THR33P4C
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Re: Building a Custom Component Cabinet

Ok, Ive been doing a lot of reading...

Ive found a lot of sources on decoupling and such using cones and spikes... I understand the concept of separating the components so they are not influenced by each other. How does the Flexy Rack do this? Is it the rubber washers?

Couldn't I get similar results by attaching spikes to the bottoms of components and have them resting on the shelves of a cabinet?

Its harder to find information on airborne feedback and non-resonant construction. Tell me if I am wrong, but the concept is: The less surfaces you have reflecting vibrations the better. So with the Flexy Rack there are really only two surfaces - the top and the bottom shelf for each component. If I built a cabinet with no front or back I would have four surfaces for each component right? But wouldn't I also be adding rigidness?

I really like the Flexy Rack, you can make it look cool and it seems cheap and easy to make. However, a quality wood cabinet would look beautiful, how much are side walls really going to effect my sound? especially with the entry level system that will be going inside?

Do I really need to decouple my Amp? my Tuner?

As far as wood goes:

Hutter uses Spruce:
http://www.soundscapehifi.com/hutter.htm

Maple has also been suggested:
http://www.mapleshaderecords.com/audioproducts/platformsampstands_hub.php

That site kind of bashed MDF

-If I do build a cabinet MDF will NOT be used, I'm pretty sure my Dad would refuse.

THR33P4C
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Re: Building a Custom Component Cabinet


Quote:
For ventilation purposes an average of 3 to 4" is pretty good

Oh, is that rule just for the space on top of a component or does that apply to the sides as well?

mrlowry
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Re: Building a Custom Component Cabinet

Yes adding sides does add rigidity but again it also adds surface area. Most of the audiophile equipment support systems to an extent try to minimize surface area, while maximizing rigidity. I wouldn't put too much stock in the mapleshade people, they are kind of nut jobs. If you need evidence of that check out their extremely dangerous looking power cord and that will scare you straight. In all seriousness I have a maple butcher block (cheap at IKEA) under my turntable. It originally wasn't there for sound reasons but instead to allow me to level my turntable. However it did make the sound faster and more agile.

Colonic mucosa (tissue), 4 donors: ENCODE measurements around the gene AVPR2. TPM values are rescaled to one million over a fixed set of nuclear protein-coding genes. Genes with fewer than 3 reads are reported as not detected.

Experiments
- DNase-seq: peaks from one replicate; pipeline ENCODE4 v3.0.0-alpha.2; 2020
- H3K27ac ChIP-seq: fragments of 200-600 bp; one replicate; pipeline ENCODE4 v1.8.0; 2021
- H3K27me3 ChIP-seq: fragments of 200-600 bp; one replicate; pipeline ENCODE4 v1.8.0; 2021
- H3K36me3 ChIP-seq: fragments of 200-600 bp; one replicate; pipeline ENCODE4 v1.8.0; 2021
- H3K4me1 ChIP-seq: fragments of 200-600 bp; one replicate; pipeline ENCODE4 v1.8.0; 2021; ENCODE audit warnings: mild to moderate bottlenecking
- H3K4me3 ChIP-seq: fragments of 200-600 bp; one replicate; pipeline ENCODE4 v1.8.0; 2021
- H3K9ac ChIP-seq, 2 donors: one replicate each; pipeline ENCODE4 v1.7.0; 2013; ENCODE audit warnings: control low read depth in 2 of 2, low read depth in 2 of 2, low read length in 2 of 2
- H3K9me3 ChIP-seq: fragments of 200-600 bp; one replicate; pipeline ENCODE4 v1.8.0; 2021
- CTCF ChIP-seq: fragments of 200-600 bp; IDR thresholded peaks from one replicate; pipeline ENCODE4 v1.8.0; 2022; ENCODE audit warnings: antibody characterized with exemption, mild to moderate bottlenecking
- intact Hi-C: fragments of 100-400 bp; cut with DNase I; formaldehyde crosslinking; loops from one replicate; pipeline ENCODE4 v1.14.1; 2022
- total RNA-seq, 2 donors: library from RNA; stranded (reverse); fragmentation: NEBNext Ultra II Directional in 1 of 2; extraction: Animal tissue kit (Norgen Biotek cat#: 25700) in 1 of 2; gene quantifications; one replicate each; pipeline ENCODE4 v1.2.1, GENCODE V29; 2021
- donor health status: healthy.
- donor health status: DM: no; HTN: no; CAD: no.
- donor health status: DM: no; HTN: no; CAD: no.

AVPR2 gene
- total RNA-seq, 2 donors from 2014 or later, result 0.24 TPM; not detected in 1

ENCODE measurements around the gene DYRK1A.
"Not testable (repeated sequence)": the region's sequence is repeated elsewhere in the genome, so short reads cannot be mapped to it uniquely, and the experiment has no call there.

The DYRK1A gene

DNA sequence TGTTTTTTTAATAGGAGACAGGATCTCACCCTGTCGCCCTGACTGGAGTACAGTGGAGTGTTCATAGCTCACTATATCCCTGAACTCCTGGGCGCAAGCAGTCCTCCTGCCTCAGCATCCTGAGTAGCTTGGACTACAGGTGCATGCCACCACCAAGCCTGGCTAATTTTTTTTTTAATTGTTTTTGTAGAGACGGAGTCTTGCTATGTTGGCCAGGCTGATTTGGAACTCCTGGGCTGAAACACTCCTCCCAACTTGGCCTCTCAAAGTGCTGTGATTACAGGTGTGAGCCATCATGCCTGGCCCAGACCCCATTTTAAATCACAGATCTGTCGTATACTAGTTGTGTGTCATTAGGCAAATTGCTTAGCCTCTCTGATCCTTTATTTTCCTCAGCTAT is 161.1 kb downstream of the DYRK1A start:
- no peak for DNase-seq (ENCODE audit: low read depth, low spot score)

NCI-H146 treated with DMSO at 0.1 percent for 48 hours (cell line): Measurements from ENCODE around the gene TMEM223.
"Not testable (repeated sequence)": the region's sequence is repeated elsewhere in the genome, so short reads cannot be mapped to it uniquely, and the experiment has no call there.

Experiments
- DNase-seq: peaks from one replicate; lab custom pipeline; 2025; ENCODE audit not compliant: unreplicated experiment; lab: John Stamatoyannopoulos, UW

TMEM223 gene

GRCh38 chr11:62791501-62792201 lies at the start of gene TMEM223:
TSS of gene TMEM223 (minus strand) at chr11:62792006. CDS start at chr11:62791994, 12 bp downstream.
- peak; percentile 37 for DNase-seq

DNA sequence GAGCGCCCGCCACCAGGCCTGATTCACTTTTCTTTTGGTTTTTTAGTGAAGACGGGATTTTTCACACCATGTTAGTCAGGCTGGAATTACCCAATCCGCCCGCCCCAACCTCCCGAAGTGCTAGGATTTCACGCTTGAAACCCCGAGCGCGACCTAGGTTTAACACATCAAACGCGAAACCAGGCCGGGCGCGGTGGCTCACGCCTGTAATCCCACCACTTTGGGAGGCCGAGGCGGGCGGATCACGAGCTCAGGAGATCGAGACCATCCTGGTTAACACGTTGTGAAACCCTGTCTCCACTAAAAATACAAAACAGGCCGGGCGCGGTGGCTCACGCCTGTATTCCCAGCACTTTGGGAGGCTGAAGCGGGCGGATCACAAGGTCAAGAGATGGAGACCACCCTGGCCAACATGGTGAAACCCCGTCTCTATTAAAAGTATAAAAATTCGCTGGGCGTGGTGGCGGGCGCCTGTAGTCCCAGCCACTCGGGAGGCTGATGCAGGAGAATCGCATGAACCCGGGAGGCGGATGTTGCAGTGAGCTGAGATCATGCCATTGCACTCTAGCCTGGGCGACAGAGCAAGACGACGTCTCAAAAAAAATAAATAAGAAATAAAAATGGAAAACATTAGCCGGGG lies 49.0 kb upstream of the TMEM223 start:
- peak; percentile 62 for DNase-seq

Footers under the components won't make as much difference as a good rack does. It must be said that I use a good rack AND footers. I really like the Ayre wood blocks which are extremely affordable at $5 a piece. Three blocks are under each component, except the transport which has Black Diamond Racing Cones instead.

THR33P4C
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Re: Building a Custom Component Cabinet

lol, it looks like you are right about the mapleshade folks... Their power chords are AMAZING!

http://www.mapleshaderecords.com/audioproducts/powerstrip.php

That plastic wrap around the exposed wires must really help with shielding...

-So Mrlowry, do you think I will be ok going with a cabinet and using some sort of decoupling measure on the components or is the Flexy Rack a more desirable alternative?

THR33P4C
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Re: Building a Custom Component Cabinet

What do you guys think of this design?
-I came across it on a random forum

Rack

Corner

Do you think that will isolate each shelf?

Jan Vigne
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Re: Building a Custom Component Cabinet

It's better than a box.

THR33P4C
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Re: Building a Custom Component Cabinet

Do you think wooden cones like that will work or should I invest in some metal hardware?

tomjtx
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Re: Building a Custom Component Cabinet


Quote:
What do you guys think of this design?
-I came across it on a random forum

Rack

Corner

Do you think that will isolate each shelf?

That looks like a great solution. You get the wood look you want with the rigidity and decoupling you need.
go with metal spikes. you can route the corners and inset the spikes .
Very cool.

THR33P4C
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Re: Building a Custom Component Cabinet

Does anyone know of a good source for cones in bulk? If I use them on every shelf I will need...

Turntable 4
CD player 4
Tape Deck 4
Tuner 4
Preamp 4
Amp 4
Conditioner 4
--------------
28

I don't want to buy expensive ones either (I'm in college and I have already spent enough on these components):)

-Also, Do I really need to isolate my Power Conditioner, Tuner, Tape Deck? Is there some alternate isolation method? Pads perhaps?

-Should I get cones that come with a metal base? What advantage does that have over direct contact with the wood?

-I should put a set of long spikes on the bottom of the rack itself right?